CARMA Placement Program Assists its 100th Retired Racehorse

Thoroughbred Racing Aftercare Nonprofit Achieves Major Milestone

Ballado's Banker was the 100th retired racehorse to enter the CARMA Placement Program
Ballado’s Banker was the 100th retired racehorse to enter the CARMA Placement Program

ARCADIA, Calif. Oct. 19, 2016 – Less than four years ago, the California Retirement Management Account (CARMA) launched its Placement Program with the goal of transitioning five race horses at a time from the track and into the next phase of their lives as beloved pets. The nonprofit is proud to share it has grown tremendously since its humble beginnings – now handling an average of 17 horses and recently assisted its 100th California-raced Thoroughbred.

In CARMA’s early beginnings in 2007, the organization served strictly as an equine retirement fund awarding grants to 501c3s who care for off-track-Thoroughbreds. Its founder Madeline Auerbach recognized a missing link that connected race horse owners and trainers to those facilities.

“Navigating how to retire a racehorse can be complicated, expensive and often times overwhelming for owners,” Auerbach said. “When you’re told your horse cannot competitively run anymore, many are left thinking, ‘Okay, now what do I do?’ which is where CARMA Placement Program comes in.”

As a liaison between the horsemen of Santa Anita Park, Del Mar Thoroughbred Club, Golden Gate Fields and 24 approved nonprofit aftercare partners, CARMA quickly outgrew only tending to five retired race horses at a time.

“A large part of what we do is managing grant allocations to 501c3 groups across California who care for retired racehorses by providing medical care, retraining and rehoming services,” said Lucinda Mandella, the executive director of CARMA. “Since we have established relationships with these nonprofits, it seemed only natural we take our role a step further and help Thoroughbreds retiring directly off the track end up in their care.”

While some race horses who found success on the track or have complimentary bloodlines go to the breeding shed, the vast majority will need to find a new purpose and home. Often afflicted with injuries that will need careful rehabilitation and lengthy periods of rest, CARMA takes in retired race horses when the owners have exhausted other options.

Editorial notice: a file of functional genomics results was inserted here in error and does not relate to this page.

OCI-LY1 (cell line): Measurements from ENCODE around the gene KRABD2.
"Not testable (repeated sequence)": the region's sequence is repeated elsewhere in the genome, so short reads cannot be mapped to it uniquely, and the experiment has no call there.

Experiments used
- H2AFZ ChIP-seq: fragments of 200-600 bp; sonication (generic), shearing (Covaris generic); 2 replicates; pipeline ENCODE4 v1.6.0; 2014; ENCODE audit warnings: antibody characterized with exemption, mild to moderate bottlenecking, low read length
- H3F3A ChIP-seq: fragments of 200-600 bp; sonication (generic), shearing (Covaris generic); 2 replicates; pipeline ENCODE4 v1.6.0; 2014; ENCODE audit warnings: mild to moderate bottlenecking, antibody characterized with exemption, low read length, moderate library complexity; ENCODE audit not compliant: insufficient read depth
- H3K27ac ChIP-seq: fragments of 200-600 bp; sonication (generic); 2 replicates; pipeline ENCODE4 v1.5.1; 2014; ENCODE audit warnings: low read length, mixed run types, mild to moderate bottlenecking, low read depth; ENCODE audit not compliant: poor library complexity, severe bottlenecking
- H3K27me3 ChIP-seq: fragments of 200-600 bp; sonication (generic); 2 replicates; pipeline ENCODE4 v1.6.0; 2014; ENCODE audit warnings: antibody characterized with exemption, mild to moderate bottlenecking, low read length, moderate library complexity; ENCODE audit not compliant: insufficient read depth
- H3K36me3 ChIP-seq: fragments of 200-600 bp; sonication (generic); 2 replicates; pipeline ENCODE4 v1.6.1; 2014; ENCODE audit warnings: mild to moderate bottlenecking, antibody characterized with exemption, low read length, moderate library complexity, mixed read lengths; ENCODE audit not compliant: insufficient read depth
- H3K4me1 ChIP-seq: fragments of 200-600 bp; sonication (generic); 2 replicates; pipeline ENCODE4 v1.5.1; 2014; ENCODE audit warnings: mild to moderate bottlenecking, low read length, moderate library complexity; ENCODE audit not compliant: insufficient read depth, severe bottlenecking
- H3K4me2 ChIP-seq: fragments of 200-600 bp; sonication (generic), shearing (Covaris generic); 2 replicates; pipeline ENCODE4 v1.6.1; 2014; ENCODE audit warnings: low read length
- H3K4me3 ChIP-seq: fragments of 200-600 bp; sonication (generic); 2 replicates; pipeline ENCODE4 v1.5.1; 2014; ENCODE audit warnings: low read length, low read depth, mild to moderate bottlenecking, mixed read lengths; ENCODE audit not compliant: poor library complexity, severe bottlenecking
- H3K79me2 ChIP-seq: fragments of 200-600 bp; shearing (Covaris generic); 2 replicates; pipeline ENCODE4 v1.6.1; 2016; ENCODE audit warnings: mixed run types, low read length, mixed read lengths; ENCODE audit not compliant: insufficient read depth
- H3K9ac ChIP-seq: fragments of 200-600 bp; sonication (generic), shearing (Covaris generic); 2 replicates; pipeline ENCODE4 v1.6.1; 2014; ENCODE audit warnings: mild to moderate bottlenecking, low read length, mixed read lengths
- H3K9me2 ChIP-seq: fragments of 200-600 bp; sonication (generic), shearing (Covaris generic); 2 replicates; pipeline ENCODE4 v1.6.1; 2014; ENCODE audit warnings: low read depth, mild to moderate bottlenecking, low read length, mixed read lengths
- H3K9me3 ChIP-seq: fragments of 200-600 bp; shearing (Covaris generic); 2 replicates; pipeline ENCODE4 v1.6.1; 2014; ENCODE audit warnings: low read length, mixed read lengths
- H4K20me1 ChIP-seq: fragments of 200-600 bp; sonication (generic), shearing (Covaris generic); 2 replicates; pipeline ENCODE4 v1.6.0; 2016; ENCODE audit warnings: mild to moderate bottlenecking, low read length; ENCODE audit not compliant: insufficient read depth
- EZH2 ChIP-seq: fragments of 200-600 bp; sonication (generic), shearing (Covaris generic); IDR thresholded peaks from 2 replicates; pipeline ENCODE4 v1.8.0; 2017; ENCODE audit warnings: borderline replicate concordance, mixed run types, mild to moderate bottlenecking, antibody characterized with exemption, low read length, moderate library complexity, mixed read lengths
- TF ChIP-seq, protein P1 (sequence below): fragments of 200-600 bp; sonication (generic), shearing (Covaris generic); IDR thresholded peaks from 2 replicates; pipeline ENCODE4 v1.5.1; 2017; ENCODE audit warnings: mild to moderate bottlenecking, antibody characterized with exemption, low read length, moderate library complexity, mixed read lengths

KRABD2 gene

“With the help of our aftercare partners, many of the Thoroughbreds that enter our program can go on to make wonderful pleasure and sport horses,” said Placement Program Manager Natalie Rietkerk. “For the ones with physical limitations, a career as a therapy horse is an excellent option – as well as permanent home at a sanctuary.”

CARMA would not be able to provide such services without support from the Stronach Group’s After-Care Program and Thoroughbred owners who participate in the purse deduction program. One third of one percent of purses earned in California are automatically taken out of the participating owner’s share and given to CARMA to care for retired race horses. The Stronach Group then matches the amount raised at Santa Anita Park.

“We are so grateful to Santa Anita Park and the Stronach Group for setting such a high industry standard for Thoroughbred aftercare,” said Mandella.

About California Retirement Management Account
CARMA (California Retirement Management Account) is a charitable 501 (c)(3) organization formed to assist Thoroughbred rehabilitation and retirement organizations that facilitate the care and retraining of horses who raced in California and whose racing careers have ended. CARMA ensures the racehorses have retirement options by managing and disbursing funds to qualified retirement facilities caring for such horses.

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